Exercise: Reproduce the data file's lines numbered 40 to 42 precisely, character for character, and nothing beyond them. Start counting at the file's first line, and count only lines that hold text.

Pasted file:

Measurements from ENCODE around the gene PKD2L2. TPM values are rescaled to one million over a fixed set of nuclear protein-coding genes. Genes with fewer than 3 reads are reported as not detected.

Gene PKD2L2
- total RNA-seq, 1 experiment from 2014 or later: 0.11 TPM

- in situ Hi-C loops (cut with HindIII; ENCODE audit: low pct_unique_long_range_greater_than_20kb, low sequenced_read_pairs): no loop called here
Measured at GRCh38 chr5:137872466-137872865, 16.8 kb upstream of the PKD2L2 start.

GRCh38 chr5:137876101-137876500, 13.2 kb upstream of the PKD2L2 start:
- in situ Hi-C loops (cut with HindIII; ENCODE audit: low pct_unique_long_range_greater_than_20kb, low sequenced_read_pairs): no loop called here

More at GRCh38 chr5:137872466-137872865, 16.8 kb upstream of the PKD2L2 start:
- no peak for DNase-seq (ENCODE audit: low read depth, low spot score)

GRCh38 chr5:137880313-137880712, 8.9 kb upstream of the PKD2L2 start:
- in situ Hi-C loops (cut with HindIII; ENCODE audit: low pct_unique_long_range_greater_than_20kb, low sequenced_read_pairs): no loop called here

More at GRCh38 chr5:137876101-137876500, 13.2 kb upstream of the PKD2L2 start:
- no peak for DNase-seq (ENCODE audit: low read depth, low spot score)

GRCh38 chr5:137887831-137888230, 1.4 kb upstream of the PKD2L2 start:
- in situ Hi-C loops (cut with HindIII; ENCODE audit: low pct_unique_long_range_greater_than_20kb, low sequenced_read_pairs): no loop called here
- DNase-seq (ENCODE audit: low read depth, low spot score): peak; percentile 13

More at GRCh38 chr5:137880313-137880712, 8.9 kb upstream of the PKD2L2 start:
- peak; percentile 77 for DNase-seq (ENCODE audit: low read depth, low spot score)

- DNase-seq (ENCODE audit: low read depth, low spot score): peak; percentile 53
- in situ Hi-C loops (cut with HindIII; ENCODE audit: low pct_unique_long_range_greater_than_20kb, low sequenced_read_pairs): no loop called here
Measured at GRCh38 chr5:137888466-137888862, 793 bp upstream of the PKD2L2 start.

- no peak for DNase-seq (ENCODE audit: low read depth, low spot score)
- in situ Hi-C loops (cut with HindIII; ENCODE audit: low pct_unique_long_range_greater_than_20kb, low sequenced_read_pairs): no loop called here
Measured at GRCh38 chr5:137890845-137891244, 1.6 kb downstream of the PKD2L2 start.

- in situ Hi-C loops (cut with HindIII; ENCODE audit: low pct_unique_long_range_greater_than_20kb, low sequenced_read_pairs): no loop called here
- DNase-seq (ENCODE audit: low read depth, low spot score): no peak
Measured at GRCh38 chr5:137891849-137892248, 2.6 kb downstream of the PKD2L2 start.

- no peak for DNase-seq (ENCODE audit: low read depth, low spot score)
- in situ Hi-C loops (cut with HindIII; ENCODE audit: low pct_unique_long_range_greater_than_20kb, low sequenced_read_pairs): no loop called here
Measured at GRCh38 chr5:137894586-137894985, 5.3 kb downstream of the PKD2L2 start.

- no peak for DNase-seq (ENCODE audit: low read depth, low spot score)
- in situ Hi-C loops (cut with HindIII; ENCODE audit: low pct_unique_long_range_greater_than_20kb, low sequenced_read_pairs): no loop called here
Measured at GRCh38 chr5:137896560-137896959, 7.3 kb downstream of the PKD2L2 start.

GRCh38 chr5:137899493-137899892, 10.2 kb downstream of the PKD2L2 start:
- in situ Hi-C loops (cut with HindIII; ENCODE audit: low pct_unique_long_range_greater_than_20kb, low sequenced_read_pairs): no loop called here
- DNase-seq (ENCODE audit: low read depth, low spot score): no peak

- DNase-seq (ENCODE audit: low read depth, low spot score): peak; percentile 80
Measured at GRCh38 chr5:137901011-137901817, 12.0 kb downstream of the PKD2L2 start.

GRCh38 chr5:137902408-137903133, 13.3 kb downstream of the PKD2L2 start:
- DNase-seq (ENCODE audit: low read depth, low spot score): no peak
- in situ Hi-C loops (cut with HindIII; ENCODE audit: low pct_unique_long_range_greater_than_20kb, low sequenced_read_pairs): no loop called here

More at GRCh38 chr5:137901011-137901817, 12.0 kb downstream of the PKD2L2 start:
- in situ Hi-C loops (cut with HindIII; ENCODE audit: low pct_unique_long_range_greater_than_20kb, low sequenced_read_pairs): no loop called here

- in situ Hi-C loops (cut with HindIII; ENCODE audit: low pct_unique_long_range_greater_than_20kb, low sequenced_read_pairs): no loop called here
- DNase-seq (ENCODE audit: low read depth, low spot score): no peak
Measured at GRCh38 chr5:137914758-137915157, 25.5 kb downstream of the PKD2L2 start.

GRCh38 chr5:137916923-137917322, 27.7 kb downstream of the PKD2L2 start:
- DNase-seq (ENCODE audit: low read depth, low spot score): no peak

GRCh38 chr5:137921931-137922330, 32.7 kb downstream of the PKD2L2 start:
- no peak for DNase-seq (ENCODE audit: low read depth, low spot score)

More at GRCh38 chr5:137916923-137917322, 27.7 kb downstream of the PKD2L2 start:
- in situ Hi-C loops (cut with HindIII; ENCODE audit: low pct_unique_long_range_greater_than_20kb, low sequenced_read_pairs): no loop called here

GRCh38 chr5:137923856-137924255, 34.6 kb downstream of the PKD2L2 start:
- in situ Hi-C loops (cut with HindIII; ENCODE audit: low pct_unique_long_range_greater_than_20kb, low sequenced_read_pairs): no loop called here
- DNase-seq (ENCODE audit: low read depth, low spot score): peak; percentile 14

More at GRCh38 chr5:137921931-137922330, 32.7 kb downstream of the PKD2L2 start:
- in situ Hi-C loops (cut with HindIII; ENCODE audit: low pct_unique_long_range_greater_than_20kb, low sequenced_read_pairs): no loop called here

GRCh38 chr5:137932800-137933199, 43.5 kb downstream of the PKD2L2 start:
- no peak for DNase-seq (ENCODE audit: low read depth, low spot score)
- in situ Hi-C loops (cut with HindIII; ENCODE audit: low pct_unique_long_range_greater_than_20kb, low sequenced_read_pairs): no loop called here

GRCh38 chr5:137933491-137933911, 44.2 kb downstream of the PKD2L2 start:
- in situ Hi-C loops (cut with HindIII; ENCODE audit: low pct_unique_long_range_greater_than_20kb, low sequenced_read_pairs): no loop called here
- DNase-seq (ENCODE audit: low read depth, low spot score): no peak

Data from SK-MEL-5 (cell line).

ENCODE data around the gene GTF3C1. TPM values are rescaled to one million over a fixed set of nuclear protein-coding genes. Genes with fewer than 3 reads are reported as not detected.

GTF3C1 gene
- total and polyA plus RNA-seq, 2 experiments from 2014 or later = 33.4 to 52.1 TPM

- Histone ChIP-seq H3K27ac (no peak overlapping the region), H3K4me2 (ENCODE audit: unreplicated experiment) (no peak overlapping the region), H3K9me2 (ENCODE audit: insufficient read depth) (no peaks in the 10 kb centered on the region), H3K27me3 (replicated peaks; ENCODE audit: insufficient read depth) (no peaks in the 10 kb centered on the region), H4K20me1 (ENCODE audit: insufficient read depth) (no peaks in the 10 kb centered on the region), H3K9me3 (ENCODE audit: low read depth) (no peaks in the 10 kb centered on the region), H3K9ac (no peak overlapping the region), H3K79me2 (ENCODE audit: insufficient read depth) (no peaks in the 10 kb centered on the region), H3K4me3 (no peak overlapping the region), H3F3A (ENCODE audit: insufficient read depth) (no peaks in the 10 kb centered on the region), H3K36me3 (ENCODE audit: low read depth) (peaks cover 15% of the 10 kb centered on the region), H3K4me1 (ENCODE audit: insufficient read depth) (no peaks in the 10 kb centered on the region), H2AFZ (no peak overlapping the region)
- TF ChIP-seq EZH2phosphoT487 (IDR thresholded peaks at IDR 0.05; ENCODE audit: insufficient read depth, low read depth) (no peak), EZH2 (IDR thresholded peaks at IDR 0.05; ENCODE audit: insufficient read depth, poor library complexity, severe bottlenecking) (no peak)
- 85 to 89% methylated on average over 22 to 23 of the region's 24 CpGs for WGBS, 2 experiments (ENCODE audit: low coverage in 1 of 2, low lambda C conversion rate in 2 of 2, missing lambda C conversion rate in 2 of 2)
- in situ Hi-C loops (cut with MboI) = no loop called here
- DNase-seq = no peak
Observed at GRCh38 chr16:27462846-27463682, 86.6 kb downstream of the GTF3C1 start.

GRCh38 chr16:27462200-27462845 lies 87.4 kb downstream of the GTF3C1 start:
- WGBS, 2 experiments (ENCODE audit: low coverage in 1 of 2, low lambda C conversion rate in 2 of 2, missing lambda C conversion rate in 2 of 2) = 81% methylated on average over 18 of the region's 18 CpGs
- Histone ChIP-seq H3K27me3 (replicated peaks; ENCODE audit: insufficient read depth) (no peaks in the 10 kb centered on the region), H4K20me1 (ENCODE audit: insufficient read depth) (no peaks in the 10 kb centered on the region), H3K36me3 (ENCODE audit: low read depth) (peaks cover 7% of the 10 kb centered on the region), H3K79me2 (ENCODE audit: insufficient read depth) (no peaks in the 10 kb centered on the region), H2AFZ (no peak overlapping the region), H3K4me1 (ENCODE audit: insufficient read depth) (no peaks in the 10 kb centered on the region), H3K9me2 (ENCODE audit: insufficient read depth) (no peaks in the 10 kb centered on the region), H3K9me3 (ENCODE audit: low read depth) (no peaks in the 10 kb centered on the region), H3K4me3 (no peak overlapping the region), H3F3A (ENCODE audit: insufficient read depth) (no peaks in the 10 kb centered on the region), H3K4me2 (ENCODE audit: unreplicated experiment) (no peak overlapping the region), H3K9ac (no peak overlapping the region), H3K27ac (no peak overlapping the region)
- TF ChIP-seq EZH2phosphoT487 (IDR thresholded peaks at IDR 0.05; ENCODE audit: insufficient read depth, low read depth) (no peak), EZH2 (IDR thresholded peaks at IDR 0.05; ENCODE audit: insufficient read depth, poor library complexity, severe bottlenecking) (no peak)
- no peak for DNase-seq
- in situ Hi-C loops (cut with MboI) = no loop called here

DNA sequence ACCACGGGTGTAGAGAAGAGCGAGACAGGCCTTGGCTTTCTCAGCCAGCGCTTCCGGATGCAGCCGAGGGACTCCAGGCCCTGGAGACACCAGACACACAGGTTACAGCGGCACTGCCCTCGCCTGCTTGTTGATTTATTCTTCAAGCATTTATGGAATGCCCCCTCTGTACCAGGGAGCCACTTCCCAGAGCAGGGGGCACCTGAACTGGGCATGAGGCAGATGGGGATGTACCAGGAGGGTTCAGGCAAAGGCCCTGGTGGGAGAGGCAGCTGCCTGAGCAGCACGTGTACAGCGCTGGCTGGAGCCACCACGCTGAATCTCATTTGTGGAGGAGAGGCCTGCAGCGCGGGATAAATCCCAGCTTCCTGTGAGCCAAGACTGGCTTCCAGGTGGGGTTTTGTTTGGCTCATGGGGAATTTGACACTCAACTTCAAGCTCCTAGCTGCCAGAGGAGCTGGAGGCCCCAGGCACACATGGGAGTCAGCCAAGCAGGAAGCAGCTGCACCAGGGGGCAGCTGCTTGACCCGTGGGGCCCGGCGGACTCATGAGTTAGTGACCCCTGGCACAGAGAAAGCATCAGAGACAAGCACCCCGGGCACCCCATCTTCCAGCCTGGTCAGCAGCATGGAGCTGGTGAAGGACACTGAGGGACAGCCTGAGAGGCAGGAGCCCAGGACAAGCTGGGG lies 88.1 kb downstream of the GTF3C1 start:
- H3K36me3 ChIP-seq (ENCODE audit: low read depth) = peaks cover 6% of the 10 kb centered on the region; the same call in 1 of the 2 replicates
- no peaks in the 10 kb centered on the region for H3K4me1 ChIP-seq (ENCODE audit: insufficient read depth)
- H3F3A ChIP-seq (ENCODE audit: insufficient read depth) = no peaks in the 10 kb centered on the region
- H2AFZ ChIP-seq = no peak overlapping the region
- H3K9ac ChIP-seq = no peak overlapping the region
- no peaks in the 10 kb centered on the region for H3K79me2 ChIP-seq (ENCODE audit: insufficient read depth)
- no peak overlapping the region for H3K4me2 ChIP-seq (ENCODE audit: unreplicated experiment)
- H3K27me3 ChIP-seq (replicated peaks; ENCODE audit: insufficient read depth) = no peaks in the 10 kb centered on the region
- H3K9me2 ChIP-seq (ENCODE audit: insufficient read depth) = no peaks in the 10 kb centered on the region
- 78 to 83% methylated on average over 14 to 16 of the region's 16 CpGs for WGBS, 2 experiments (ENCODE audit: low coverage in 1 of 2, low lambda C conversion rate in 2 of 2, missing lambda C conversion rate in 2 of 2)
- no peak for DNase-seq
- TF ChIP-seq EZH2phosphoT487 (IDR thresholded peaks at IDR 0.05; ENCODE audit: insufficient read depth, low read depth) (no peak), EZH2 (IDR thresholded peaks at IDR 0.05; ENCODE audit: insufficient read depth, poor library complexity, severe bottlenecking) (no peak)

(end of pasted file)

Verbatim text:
- DNase-seq (ENCODE audit: low read depth, low spot score): no peak
- in situ Hi-C loops (cut with HindIII; ENCODE audit: low pct_unique_long_range_greater_than_20kb, low sequenced_read_pairs): no loop called here

More at GRCh38 chr5:137901011-137901817, 12.0 kb downstream of the PKD2L2 start: